As it suggests, we collected resources and developed lesson plans relating to a different theme each month. We gathered a list of related materials and activities, so tutors can access them online and help engage students quickly.
March's theme is Houston, and students say they want to know about:
- Getting around (our road system is confusing; who knew?!);
- Hidden treasures (what restaurants are amazing? what free events do you know about?);
- Particularly Houston events, foods, places, and other (hint: the Livestock Show and Rodeo would be GREAT to talk about);
- Resources where they can get local help.
Waiting Class tutors, there are Houston-related lesson plans and materials available for you to use, too! Just let us know, and we will be happy to email them to you. You can stop by your campus' Resource Room, or contact Maxine at firstname.lastname@example.org.
And here are the themes for the rest of the year:
|Month||Theme||Possible lesson content|
|April||Money & Banking||Houston Money Week; banking options; Promise Credit Union; dangers of Payday Lending|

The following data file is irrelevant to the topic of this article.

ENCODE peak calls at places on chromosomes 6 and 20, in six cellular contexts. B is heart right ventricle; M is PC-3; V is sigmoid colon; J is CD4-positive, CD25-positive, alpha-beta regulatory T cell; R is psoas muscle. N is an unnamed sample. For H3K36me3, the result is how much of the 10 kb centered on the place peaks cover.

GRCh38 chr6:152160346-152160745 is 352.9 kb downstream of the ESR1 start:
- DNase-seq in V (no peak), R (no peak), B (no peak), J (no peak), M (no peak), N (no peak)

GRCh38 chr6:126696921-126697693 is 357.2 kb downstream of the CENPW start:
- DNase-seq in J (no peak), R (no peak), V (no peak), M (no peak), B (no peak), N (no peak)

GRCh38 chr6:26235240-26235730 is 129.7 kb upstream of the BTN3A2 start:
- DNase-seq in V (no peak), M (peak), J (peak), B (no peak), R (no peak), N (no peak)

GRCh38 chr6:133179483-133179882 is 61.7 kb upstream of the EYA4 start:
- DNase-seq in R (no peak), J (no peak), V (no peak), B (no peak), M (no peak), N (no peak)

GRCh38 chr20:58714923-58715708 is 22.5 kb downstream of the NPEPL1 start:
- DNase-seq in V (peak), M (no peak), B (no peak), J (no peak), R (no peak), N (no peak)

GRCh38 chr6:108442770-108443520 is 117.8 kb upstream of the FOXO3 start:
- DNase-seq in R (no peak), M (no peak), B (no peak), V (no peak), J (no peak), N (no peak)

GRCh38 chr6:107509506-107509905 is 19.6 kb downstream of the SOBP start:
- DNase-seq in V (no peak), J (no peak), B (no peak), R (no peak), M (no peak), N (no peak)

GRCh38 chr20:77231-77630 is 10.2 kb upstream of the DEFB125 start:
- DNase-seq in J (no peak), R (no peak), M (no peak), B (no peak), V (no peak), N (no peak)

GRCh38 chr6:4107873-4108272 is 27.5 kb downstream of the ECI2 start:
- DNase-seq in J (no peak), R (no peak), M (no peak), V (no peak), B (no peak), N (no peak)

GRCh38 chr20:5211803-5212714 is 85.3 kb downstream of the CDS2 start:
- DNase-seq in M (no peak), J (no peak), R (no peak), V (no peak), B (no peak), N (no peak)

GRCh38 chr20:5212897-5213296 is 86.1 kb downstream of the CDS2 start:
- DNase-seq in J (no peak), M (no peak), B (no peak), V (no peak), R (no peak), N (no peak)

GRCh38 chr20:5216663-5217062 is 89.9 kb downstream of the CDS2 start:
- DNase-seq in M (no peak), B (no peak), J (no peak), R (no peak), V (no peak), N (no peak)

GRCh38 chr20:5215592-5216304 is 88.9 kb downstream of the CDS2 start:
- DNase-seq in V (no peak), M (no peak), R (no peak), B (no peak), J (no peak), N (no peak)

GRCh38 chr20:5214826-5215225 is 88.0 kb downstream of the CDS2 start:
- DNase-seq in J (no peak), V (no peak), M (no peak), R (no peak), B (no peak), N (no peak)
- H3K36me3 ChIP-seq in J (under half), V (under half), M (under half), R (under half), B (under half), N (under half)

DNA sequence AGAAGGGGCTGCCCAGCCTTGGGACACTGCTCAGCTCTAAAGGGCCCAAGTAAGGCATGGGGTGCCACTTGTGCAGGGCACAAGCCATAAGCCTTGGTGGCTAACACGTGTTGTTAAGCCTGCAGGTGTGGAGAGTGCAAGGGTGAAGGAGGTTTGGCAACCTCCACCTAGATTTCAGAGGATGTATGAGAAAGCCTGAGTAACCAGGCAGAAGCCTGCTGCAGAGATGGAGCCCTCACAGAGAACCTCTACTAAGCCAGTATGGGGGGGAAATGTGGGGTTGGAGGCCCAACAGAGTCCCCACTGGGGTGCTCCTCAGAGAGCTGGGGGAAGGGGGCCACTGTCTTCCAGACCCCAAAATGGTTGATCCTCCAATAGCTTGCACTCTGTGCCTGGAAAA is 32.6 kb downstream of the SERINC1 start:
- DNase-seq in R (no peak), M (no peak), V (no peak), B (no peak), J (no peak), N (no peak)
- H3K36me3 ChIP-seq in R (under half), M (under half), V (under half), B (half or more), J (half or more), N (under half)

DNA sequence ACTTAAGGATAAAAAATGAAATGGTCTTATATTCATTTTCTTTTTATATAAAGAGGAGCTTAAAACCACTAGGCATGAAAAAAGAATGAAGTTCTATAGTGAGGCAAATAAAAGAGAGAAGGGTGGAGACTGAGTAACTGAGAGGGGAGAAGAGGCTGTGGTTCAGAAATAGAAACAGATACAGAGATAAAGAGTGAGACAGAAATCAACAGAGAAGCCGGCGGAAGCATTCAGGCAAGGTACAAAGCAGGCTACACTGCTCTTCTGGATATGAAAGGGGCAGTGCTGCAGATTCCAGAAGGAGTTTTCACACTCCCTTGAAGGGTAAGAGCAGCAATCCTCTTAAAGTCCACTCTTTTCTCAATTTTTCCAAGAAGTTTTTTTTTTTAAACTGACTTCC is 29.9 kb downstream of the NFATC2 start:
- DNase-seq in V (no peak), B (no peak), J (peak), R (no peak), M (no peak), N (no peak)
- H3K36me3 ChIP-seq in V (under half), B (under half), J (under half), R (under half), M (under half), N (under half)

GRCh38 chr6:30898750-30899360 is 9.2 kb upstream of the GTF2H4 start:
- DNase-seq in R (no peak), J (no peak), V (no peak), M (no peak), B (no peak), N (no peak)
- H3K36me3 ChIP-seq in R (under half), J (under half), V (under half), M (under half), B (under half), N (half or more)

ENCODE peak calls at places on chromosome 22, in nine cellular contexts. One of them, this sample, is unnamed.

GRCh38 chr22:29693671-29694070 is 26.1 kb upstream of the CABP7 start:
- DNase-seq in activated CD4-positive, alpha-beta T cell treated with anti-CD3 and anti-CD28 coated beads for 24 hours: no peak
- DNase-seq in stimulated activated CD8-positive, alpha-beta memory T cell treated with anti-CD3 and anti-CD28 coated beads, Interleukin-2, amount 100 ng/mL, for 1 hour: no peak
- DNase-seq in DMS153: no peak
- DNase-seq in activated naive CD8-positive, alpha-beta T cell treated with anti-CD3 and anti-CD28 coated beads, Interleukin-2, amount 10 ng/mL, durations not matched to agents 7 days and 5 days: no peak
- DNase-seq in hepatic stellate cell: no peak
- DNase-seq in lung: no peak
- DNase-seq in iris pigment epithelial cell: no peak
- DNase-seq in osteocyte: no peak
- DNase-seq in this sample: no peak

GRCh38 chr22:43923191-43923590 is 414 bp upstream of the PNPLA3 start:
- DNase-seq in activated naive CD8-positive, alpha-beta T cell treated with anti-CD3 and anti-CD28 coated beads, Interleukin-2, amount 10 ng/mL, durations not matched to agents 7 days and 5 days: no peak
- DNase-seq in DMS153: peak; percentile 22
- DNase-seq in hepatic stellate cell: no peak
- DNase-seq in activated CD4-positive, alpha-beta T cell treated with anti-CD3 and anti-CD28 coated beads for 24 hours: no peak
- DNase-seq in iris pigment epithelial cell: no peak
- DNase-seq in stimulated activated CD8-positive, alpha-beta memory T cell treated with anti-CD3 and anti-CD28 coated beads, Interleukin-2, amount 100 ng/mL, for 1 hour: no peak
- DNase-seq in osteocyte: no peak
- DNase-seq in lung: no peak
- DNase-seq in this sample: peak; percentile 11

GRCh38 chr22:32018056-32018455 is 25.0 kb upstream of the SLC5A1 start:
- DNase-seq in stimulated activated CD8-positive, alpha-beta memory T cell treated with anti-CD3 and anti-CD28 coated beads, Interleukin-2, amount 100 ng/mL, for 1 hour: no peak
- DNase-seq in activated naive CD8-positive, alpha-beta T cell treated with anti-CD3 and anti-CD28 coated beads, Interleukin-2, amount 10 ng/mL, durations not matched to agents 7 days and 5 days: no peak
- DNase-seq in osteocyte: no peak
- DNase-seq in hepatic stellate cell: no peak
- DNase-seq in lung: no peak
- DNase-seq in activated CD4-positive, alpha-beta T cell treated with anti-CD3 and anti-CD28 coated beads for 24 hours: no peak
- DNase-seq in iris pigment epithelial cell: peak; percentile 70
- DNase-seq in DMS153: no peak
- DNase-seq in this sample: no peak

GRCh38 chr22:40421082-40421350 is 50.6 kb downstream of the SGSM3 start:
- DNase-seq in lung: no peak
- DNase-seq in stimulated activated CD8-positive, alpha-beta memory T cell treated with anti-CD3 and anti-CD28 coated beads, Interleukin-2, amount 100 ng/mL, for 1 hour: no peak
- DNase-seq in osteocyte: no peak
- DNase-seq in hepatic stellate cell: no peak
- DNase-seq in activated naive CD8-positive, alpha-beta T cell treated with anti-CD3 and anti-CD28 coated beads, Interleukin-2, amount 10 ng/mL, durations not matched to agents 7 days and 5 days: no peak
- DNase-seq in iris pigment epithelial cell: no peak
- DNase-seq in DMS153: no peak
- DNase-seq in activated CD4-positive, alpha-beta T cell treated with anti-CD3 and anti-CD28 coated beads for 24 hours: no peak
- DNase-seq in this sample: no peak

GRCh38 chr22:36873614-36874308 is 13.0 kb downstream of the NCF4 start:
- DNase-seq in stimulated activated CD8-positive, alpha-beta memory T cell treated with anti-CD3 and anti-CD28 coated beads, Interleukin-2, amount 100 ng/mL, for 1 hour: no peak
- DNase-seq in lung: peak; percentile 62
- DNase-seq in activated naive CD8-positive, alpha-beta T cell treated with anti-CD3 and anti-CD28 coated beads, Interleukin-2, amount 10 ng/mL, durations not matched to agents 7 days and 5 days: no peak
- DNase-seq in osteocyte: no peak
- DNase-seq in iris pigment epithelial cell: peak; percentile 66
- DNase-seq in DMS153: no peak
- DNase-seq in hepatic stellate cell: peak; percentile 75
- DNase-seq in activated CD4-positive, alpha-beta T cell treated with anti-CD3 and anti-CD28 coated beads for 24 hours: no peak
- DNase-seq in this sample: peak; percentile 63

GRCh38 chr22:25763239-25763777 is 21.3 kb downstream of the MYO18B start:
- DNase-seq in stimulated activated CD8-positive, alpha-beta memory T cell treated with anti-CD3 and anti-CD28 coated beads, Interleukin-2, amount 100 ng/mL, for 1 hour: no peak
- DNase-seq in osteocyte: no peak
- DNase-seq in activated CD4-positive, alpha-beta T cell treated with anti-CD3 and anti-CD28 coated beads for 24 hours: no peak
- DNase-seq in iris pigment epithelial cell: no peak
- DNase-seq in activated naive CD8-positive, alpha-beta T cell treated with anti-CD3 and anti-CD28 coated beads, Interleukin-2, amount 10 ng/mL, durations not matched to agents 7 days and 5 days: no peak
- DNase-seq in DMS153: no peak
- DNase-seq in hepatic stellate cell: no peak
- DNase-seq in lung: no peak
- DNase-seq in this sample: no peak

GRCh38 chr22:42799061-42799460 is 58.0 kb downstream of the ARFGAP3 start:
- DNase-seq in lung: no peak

|May||Housing||Paperwork needed to sign a lease; rights and responsibilities of tenants and homeowners|
|June||Jobs||How to apply for jobs; what's typical in a US-style resume|
|July||Getting Ready for School||Getting kids ready for school; options at school including after-school care and clubs|
|August||Shopping & Restaurants||Houston Restaurant Weeks; loyalty clubs and benefits; online shopping risks and benefits|
|September||Immigration & Citizenship||Requirements for US citizenship including paperwork and fees|
|October||Health||Health Literacy Month; questions to ask the doctor; advocating for your own health|
|November||Libraries||What's available at your local library? What does the library provide online?|
There's no right or wrong way to use the Theme of the Month calendar. Some months you may use it a lot, and other months less so - we hope you'll continue to be responsive to the needs and goals of the particular students in your class. But we hope this will be a fun addition to your lesson planning, and we'll be providing focused resources and lesson ideas on each topic throughout the year.